This past weekend, I pulled out my fall raincoat, complete with lining, because it’s so dang chilly outside. Whenever I put something on for the coming season, I immediately check the pockets in hope of finding, of course, cold, hard cash. What I almost always find, however, are wads of Kleenex, sometimes new, sometimes used. This time, I found, yes, Kleenex, along with something new.
I generally don’t pay much for my clothing, opting to thrift most everything I buy, for several reasons (in no particular order):
- I like a closet full of choices
- Recycling and reusing clothing is crucial for the environment
- There’s no shortage of magnificent fashion finds when thrifting
- I can buy expensive shoes without guilt
According to Elizabeth Cline, who wrote Overdressed: The Shockingly High Cost of Cheap Fashion, “most of our donated clothing doesn’t end up in vintage shops, as car-seat stuffing, or as an industrial wiping rag. It is sold overseas….And by one estimate, used clothing is now the United States’ number one export by volume, with the overwhelming majority sent to ports in sub-Saharan Africa.”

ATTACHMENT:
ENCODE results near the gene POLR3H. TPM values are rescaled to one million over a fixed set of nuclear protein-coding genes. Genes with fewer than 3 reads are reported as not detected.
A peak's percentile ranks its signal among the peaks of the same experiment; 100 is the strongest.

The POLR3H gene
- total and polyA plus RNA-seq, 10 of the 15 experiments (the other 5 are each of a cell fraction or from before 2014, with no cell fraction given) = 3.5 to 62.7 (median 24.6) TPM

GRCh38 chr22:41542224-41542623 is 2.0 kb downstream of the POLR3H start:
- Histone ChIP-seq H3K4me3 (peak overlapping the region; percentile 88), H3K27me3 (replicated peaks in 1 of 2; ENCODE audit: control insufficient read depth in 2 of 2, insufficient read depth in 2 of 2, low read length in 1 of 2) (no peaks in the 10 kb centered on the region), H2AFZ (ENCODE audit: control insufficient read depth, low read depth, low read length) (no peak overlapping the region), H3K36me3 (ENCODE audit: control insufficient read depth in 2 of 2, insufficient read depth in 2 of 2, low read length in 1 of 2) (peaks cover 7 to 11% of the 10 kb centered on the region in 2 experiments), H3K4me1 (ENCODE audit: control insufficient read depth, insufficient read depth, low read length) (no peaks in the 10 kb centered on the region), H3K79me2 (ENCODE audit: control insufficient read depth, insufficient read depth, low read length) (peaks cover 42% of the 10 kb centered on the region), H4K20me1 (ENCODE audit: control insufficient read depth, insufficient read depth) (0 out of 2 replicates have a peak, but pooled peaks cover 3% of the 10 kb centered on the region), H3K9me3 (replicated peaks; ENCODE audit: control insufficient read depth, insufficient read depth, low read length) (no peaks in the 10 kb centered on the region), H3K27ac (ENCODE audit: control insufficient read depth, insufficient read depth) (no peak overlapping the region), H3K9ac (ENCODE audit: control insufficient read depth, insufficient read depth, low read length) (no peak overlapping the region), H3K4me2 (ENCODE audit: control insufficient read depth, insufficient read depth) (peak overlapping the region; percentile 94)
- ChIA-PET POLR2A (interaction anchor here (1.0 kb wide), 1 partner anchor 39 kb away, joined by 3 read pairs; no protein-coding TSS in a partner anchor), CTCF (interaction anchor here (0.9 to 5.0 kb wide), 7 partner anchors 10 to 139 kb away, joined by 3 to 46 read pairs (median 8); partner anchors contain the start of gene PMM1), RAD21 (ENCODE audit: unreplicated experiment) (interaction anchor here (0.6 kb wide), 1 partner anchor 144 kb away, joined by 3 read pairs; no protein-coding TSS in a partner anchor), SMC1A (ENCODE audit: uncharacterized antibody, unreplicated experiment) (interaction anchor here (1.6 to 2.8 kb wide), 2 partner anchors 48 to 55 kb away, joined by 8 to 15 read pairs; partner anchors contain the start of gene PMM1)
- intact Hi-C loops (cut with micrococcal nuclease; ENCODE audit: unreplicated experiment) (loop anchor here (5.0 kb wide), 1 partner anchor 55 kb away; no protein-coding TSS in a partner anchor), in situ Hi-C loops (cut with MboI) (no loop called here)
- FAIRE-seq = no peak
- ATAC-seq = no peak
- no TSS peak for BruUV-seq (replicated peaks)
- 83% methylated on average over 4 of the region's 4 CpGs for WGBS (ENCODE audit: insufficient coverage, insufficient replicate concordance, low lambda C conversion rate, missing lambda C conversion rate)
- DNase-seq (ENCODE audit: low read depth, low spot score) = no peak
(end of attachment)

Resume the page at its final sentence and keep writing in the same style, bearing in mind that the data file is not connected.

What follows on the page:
While that seems like a charitable deed, turns out the world has changed, and many people in developing countries are able to now afford fast fashion and super-cheap clothing from China. We can (and should) no longer use Africa as our dumping ground for unwanted textiles. In fact, there is at least talk in Eastern Africa to ban all imported used clothing by 2019.
After years of being harassed online by Zulily, I finally succumbed and bought a few things, namely a black tunic and three pairs of leggings, only one of which I have in hand. The other two pairs are literally on that slow boat from China. Continue reading
I first discovered Fidji shoes when I was in Germany a few years ago and ever since then, they consume 90 percent of my shoe budget, even though they’re definitely not vegan.
(Quick side note: Although I discovered them in Germany, Fidji shoes are actually made in Portugal. I’ve yet to visit Portugal, but look out when I do, Fidji Shoe Factory.) Continue reading